• The Point Reyes Beach as viewed from the Point Reyes Headlands

    Point Reyes

    National Seashore California

Coastal Scrub

various shrubs in the coastal scrub habitat
 

One of the most common plant communities at the Seashore, coastal scrub stretches over much of the gentle hills above the ocean. These plants tolerate abrasive conditions—high winds, little rain, blowing salt spray and poor soils—but still they persist. They make do with the resources they have, keeping short and shrubby, putting extra support into stiff leaves, and growing a long taproot for stability and to reach deep water. Vast tracts of coyote bush indicate that you are in the coastal scrub. The scrub is made up of other shrubs like yellow bush lupine, poison oak, and blackberry and lone stunted conifers. In the southern parts of the park, California sagebrush and California buckwheat replace coytote bush. Springtime finds this community alive with color. A common flower is the sticky monkey-flower, whose flower is orange and resembles a monkey’s face. Bright red Indian paintbrush steals nutrients and water from other plants’ roots. California poppies and Douglas irises also grow in the coastal scrub.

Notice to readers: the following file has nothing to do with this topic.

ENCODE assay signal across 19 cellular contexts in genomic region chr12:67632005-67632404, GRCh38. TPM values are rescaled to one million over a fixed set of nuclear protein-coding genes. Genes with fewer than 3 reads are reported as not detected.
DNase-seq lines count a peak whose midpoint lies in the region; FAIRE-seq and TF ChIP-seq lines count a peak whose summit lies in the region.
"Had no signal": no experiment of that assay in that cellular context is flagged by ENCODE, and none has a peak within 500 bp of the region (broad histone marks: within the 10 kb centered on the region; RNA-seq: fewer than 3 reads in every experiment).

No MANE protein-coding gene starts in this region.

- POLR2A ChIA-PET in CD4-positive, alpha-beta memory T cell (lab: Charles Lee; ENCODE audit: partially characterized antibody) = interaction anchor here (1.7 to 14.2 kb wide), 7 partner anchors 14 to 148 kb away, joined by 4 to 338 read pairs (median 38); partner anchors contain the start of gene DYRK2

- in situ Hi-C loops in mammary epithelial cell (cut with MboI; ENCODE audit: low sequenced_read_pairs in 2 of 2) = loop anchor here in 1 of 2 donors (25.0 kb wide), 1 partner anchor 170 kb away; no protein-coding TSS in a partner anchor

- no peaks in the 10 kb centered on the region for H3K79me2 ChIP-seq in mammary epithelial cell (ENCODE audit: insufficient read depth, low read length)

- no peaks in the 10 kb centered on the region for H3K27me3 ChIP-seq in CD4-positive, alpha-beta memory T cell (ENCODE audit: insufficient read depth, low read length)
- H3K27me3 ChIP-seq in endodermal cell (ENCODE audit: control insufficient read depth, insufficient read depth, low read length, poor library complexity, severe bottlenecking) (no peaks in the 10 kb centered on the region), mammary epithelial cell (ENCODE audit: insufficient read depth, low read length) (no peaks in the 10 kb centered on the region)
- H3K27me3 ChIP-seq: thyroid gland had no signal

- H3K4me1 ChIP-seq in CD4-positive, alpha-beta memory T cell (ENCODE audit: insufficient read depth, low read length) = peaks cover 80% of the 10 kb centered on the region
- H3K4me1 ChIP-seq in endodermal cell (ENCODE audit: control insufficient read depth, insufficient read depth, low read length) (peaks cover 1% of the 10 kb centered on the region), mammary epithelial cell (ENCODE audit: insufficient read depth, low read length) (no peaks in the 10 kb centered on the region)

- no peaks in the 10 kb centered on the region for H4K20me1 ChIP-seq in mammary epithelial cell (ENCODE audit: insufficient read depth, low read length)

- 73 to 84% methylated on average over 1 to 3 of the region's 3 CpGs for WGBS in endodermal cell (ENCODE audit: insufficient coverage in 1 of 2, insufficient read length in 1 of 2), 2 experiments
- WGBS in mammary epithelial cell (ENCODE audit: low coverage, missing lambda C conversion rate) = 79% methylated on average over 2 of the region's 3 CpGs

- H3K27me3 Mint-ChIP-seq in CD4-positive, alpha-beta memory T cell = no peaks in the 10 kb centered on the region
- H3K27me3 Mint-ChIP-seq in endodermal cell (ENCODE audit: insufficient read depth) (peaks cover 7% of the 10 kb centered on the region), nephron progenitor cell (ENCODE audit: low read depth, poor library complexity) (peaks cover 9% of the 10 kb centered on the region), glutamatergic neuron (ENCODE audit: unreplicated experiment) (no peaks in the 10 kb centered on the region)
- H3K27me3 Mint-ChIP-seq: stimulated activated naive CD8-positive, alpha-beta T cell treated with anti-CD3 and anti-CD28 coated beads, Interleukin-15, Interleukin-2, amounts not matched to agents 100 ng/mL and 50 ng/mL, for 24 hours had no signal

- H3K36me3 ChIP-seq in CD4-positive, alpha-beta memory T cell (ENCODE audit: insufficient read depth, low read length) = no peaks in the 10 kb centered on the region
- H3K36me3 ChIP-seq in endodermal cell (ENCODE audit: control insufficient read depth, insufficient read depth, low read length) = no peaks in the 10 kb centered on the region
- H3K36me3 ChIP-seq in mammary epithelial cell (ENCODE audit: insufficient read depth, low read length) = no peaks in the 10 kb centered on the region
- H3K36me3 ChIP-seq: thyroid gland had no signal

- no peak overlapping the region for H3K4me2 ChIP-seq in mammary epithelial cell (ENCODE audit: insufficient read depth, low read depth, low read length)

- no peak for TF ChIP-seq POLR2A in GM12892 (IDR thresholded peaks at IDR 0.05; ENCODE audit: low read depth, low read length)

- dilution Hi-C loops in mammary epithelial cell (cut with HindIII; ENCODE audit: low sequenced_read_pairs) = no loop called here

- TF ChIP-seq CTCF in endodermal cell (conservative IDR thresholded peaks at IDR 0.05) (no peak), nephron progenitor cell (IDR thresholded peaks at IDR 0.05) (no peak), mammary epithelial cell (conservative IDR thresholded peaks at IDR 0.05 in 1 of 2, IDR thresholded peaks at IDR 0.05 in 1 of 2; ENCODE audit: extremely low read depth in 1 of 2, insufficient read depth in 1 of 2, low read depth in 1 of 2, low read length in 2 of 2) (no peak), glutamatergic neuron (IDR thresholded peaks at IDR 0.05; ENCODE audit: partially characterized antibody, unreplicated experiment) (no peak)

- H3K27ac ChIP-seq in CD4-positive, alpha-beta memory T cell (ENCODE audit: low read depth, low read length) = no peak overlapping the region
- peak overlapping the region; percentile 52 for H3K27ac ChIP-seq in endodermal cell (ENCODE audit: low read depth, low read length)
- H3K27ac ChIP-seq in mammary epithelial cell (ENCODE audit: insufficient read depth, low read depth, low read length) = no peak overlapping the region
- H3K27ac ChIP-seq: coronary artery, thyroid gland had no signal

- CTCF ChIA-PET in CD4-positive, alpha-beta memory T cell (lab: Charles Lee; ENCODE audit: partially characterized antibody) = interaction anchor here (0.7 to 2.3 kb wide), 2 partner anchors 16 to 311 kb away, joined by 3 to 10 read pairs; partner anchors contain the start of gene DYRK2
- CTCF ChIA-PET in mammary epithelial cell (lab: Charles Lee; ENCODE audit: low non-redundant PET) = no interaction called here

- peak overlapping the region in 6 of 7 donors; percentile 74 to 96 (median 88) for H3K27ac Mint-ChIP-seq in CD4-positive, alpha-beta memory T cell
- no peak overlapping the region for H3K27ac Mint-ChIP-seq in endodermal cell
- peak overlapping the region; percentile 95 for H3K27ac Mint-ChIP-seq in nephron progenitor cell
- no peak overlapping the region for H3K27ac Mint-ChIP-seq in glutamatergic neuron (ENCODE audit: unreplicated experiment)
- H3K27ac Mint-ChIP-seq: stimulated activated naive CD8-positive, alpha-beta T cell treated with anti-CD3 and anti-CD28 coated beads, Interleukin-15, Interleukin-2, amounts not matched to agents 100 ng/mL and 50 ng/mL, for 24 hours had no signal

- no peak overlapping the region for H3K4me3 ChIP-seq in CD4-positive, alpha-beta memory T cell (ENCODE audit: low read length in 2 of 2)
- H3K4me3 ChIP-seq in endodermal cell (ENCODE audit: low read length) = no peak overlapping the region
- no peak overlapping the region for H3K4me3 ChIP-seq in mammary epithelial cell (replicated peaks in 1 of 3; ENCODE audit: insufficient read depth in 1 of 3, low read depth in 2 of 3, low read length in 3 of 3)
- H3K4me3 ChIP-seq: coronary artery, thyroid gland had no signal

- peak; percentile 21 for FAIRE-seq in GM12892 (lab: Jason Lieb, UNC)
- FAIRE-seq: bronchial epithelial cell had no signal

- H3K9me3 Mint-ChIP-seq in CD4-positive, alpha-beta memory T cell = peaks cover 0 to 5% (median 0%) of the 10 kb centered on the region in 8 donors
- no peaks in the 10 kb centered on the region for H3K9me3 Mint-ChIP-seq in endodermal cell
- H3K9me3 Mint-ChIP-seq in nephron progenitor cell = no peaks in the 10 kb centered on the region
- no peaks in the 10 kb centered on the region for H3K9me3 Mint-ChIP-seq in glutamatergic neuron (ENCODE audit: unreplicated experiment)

Learn more about the Fire Ecology of Coastal Scrub.

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Did You Know?

Fog-filled valley with yellow twilight glow over a ridge in the background. © John B. Weller.

The rich, lush environment of Point Reyes heavily depends on the fog. During rainless summers, fog can account for 1/3 of the ecosystem's water input. But recent studies have indicated that there has been about a 30 percent reduction in fog during the last 100 years here in coastal California. More...